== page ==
Tesla Full Self Driving does not provide Level 5 autonomy. In fact, Tesla admitted to the California DMV that it is a Level 2 technology. Why's that? Because the driver must remain alert, pay attention, and take control whenever necessary. Level 5, if it ever happens outside of Waymo or Cruise shuttles geo-fenced to specific regions of major metros boasting the proper infrastructure improvements, is many years away.
Apparently, the problem with a Tesla is that it doesn't have a driver monitoring system that causes the ADAS to disengage or bring the car to a stop if, say, the driver falls asleep, or decides to scroll Twitter, or thinks hopping into the front passenger seat would make a great Tik Tok. That's how a Tesla can travel for miles on the highway with a sleeping driver behind the wheel, or can drive itself into a tree and burst into flames without any driver behind the wheel (jury still out on this one, but there are plenty of similar examples).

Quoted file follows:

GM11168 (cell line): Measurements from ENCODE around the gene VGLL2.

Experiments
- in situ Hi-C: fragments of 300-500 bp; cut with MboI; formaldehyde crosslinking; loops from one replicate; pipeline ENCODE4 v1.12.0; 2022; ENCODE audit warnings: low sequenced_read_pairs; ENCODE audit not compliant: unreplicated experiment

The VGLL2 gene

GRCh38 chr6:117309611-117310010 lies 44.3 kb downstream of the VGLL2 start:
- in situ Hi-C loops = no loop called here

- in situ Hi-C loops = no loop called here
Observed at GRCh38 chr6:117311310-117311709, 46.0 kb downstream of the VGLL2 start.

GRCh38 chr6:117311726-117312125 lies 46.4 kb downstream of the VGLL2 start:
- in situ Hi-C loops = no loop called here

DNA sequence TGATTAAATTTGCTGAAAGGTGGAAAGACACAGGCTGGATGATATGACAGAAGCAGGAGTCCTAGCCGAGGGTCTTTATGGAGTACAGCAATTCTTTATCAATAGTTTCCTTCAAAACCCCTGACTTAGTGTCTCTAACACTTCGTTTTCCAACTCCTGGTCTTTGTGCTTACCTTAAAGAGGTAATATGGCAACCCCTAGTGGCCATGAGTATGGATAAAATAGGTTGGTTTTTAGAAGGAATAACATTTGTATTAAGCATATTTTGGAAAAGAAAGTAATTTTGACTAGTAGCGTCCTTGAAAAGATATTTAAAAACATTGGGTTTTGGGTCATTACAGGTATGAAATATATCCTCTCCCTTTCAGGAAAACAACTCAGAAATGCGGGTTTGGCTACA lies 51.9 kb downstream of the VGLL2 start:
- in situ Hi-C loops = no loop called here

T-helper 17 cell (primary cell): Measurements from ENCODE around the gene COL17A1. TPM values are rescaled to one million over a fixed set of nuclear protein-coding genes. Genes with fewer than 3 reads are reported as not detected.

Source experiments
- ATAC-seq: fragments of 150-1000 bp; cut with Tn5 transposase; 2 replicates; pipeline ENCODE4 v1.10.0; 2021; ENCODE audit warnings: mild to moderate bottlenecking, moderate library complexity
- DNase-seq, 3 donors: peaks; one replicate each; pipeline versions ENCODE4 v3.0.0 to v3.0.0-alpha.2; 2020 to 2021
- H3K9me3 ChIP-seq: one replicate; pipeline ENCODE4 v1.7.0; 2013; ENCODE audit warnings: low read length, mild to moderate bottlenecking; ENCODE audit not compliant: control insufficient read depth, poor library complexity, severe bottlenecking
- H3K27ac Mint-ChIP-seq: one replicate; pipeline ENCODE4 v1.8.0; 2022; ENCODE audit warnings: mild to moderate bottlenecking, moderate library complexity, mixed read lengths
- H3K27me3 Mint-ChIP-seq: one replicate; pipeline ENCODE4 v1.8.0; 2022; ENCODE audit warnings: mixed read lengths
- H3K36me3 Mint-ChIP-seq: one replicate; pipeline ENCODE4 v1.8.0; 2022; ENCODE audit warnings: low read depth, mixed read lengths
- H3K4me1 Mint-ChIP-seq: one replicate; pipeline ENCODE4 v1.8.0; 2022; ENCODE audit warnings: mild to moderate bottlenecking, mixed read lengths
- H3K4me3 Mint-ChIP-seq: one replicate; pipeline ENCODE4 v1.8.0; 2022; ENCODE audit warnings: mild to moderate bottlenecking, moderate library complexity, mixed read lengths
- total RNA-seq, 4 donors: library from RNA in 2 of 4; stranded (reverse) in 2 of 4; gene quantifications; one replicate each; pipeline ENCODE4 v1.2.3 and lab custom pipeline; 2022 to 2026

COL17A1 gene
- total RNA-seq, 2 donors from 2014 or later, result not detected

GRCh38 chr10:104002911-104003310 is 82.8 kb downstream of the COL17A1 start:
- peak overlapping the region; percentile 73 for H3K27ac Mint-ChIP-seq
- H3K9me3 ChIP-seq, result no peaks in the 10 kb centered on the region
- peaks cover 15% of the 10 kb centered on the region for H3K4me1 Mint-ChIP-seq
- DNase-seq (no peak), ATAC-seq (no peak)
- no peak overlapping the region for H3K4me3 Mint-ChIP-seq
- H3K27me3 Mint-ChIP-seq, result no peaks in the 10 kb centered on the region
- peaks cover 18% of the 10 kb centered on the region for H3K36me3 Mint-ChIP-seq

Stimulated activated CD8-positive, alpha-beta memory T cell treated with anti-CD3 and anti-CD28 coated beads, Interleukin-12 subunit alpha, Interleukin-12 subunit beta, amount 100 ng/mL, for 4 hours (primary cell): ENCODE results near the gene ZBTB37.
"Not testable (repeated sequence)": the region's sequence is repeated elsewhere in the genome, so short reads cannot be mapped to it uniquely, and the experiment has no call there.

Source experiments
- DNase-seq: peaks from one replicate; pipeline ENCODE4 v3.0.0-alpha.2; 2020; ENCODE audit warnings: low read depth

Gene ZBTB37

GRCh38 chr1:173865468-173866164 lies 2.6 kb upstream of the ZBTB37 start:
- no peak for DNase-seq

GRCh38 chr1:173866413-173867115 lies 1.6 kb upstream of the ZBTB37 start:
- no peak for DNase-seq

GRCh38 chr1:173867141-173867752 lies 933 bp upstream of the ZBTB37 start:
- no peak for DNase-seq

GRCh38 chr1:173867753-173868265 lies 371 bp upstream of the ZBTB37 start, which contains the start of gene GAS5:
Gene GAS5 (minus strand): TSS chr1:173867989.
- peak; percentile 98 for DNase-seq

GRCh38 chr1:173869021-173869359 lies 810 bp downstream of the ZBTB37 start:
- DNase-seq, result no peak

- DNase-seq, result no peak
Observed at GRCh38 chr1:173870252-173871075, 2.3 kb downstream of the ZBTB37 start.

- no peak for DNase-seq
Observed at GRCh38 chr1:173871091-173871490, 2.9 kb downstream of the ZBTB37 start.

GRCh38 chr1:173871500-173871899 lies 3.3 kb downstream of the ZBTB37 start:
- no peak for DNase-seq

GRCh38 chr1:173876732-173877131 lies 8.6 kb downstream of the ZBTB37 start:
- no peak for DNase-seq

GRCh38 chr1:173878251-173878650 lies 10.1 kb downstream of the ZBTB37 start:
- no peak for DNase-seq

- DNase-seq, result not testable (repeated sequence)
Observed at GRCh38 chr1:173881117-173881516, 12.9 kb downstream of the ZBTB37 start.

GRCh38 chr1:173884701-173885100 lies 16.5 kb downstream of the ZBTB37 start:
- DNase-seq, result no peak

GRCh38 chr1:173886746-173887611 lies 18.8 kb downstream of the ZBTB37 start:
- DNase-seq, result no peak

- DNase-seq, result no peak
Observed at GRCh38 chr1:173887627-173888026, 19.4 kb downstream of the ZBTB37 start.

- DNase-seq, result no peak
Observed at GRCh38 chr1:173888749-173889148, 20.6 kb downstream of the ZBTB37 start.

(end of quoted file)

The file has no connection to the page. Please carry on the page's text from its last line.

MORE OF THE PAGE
GM Super Cruise, Ford BlueCruise, and other Level 2 ADAS have safety nets in place that prevent the tech from working in those situations. As soon as a driver becomes distracted, or starts goofing off with their smartphone, these hands-free driving systems issue warnings before disengaging.
Tesla fans need to educate themselves about the true capabilities of these vehicles and technologies, reject the false promise baked into Full Self Driving's name, and accept that other automakers are not only rapidly catching up to Tesla, but they're also implementing their ADAS in a more responsible manner.